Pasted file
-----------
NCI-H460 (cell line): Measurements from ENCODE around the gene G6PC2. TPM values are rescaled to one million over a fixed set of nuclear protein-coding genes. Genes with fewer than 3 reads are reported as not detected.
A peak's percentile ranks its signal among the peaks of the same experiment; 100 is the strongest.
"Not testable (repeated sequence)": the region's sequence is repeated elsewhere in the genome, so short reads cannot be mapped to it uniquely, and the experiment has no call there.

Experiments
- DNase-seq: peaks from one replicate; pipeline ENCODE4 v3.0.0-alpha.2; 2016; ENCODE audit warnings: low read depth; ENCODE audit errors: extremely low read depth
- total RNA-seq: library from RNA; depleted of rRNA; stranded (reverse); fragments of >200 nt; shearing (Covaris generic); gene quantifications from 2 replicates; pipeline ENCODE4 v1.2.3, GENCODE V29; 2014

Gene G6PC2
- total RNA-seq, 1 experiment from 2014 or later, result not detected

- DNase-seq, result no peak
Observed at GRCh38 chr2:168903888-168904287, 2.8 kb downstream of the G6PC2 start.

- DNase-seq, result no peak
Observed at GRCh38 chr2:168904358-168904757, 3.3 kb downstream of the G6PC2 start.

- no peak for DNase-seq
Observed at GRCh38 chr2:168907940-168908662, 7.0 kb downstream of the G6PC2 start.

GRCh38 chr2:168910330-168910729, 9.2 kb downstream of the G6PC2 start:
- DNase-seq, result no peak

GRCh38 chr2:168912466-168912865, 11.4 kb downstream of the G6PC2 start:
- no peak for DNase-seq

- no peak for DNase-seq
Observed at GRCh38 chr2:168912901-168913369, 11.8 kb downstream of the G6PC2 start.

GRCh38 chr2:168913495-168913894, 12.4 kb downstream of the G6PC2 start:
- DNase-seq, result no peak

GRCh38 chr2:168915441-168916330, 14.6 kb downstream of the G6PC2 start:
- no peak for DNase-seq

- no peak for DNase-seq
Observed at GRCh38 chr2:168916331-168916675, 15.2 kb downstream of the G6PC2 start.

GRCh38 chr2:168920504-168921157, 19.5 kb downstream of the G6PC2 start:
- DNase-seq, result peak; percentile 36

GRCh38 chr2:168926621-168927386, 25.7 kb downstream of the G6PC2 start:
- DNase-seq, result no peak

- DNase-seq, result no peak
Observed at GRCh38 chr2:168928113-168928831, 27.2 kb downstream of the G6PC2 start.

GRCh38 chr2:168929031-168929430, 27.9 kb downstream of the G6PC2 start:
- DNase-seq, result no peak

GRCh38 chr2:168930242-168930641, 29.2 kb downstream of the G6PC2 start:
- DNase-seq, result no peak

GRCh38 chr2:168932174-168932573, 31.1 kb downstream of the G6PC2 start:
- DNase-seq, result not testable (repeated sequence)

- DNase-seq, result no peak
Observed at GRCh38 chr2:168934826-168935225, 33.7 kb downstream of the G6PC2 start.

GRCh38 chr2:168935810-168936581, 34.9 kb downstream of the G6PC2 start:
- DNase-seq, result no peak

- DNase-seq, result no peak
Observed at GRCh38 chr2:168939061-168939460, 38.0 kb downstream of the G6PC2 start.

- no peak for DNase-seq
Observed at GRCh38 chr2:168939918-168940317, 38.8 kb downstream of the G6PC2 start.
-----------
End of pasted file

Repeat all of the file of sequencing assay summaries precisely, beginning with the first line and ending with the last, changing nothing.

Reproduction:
NCI-H460 (cell line): Measurements from ENCODE around the gene G6PC2. TPM values are rescaled to one million over a fixed set of nuclear protein-coding genes. Genes with fewer than 3 reads are reported as not detected.
A peak's percentile ranks its signal among the peaks of the same experiment; 100 is the strongest.
"Not testable (repeated sequence)": the region's sequence is repeated elsewhere in the genome, so short reads cannot be mapped to it uniquely, and the experiment has no call there.

Experiments
- DNase-seq: peaks from one replicate; pipeline ENCODE4 v3.0.0-alpha.2; 2016; ENCODE audit warnings: low read depth; ENCODE audit errors: extremely low read depth
- total RNA-seq: library from RNA; depleted of rRNA; stranded (reverse); fragments of >200 nt; shearing (Covaris generic); gene quantifications from 2 replicates; pipeline ENCODE4 v1.2.3, GENCODE V29; 2014

Gene G6PC2
- total RNA-seq, 1 experiment from 2014 or later, result not detected

- DNase-seq, result no peak
Observed at GRCh38 chr2:168903888-168904287, 2.8 kb downstream of the G6PC2 start.

- DNase-seq, result no peak
Observed at GRCh38 chr2:168904358-168904757, 3.3 kb downstream of the G6PC2 start.

- no peak for DNase-seq
Observed at GRCh38 chr2:168907940-168908662, 7.0 kb downstream of the G6PC2 start.

GRCh38 chr2:168910330-168910729, 9.2 kb downstream of the G6PC2 start:
- DNase-seq, result no peak

GRCh38 chr2:168912466-168912865, 11.4 kb downstream of the G6PC2 start:
- no peak for DNase-seq

- no peak for DNase-seq
Observed at GRCh38 chr2:168912901-168913369, 11.8 kb downstream of the G6PC2 start.

GRCh38 chr2:168913495-168913894, 12.4 kb downstream of the G6PC2 start:
- DNase-seq, result no peak

GRCh38 chr2:168915441-168916330, 14.6 kb downstream of the G6PC2 start:
- no peak for DNase-seq

- no peak for DNase-seq
Observed at GRCh38 chr2:168916331-168916675, 15.2 kb downstream of the G6PC2 start.

GRCh38 chr2:168920504-168921157, 19.5 kb downstream of the G6PC2 start:
- DNase-seq, result peak; percentile 36

GRCh38 chr2:168926621-168927386, 25.7 kb downstream of the G6PC2 start:
- DNase-seq, result no peak

- DNase-seq, result no peak
Observed at GRCh38 chr2:168928113-168928831, 27.2 kb downstream of the G6PC2 start.

GRCh38 chr2:168929031-168929430, 27.9 kb downstream of the G6PC2 start:
- DNase-seq, result no peak

GRCh38 chr2:168930242-168930641, 29.2 kb downstream of the G6PC2 start:
- DNase-seq, result no peak

GRCh38 chr2:168932174-168932573, 31.1 kb downstream of the G6PC2 start:
- DNase-seq, result not testable (repeated sequence)

- DNase-seq, result no peak
Observed at GRCh38 chr2:168934826-168935225, 33.7 kb downstream of the G6PC2 start.

GRCh38 chr2:168935810-168936581, 34.9 kb downstream of the G6PC2 start:
- DNase-seq, result no peak

- DNase-seq, result no peak
Observed at GRCh38 chr2:168939061-168939460, 38.0 kb downstream of the G6PC2 start.

- no peak for DNase-seq
Observed at GRCh38 chr2:168939918-168940317, 38.8 kb downstream of the G6PC2 start.